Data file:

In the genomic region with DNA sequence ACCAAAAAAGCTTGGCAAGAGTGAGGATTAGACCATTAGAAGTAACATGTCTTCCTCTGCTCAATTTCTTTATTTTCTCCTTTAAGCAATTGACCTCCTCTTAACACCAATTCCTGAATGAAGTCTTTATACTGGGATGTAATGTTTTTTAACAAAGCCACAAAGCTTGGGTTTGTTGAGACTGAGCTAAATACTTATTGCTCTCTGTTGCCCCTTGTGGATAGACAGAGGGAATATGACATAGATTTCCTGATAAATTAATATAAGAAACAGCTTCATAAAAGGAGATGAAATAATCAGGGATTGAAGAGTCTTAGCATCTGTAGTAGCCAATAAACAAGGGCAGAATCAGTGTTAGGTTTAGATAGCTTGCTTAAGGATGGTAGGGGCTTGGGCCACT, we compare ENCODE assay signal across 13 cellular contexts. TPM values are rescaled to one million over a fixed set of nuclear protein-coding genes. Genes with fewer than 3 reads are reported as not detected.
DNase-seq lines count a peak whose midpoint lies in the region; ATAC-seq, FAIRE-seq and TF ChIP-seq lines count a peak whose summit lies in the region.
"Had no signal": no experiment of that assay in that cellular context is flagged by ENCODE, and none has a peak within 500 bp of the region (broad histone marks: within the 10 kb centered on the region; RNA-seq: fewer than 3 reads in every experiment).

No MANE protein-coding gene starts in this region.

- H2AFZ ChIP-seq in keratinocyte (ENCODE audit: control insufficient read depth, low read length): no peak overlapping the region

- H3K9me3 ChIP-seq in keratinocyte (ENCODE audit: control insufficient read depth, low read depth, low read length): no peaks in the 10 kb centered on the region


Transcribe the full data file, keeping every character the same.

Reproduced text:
In the genomic region with DNA sequence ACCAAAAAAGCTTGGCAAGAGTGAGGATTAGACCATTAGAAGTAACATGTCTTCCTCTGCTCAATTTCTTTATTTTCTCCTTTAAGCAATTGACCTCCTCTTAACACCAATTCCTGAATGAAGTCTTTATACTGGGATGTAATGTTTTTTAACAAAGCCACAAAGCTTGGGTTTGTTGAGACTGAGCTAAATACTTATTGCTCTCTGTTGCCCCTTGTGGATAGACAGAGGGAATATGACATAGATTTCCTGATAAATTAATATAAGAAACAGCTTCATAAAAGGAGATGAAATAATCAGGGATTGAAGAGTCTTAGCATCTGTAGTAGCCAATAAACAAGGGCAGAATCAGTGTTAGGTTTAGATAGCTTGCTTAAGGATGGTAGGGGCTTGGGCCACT, we compare ENCODE assay signal across 13 cellular contexts. TPM values are rescaled to one million over a fixed set of nuclear protein-coding genes. Genes with fewer than 3 reads are reported as not detected.
DNase-seq lines count a peak whose midpoint lies in the region; ATAC-seq, FAIRE-seq and TF ChIP-seq lines count a peak whose summit lies in the region.
"Had no signal": no experiment of that assay in that cellular context is flagged by ENCODE, and none has a peak within 500 bp of the region (broad histone marks: within the 10 kb centered on the region; RNA-seq: fewer than 3 reads in every experiment).

No MANE protein-coding gene starts in this region.

- H2AFZ ChIP-seq in keratinocyte (ENCODE audit: control insufficient read depth, low read length): no peak overlapping the region

- H3K9me3 ChIP-seq in keratinocyte (ENCODE audit: control insufficient read depth, low read depth, low read length): no peaks in the 10 kb centered on the region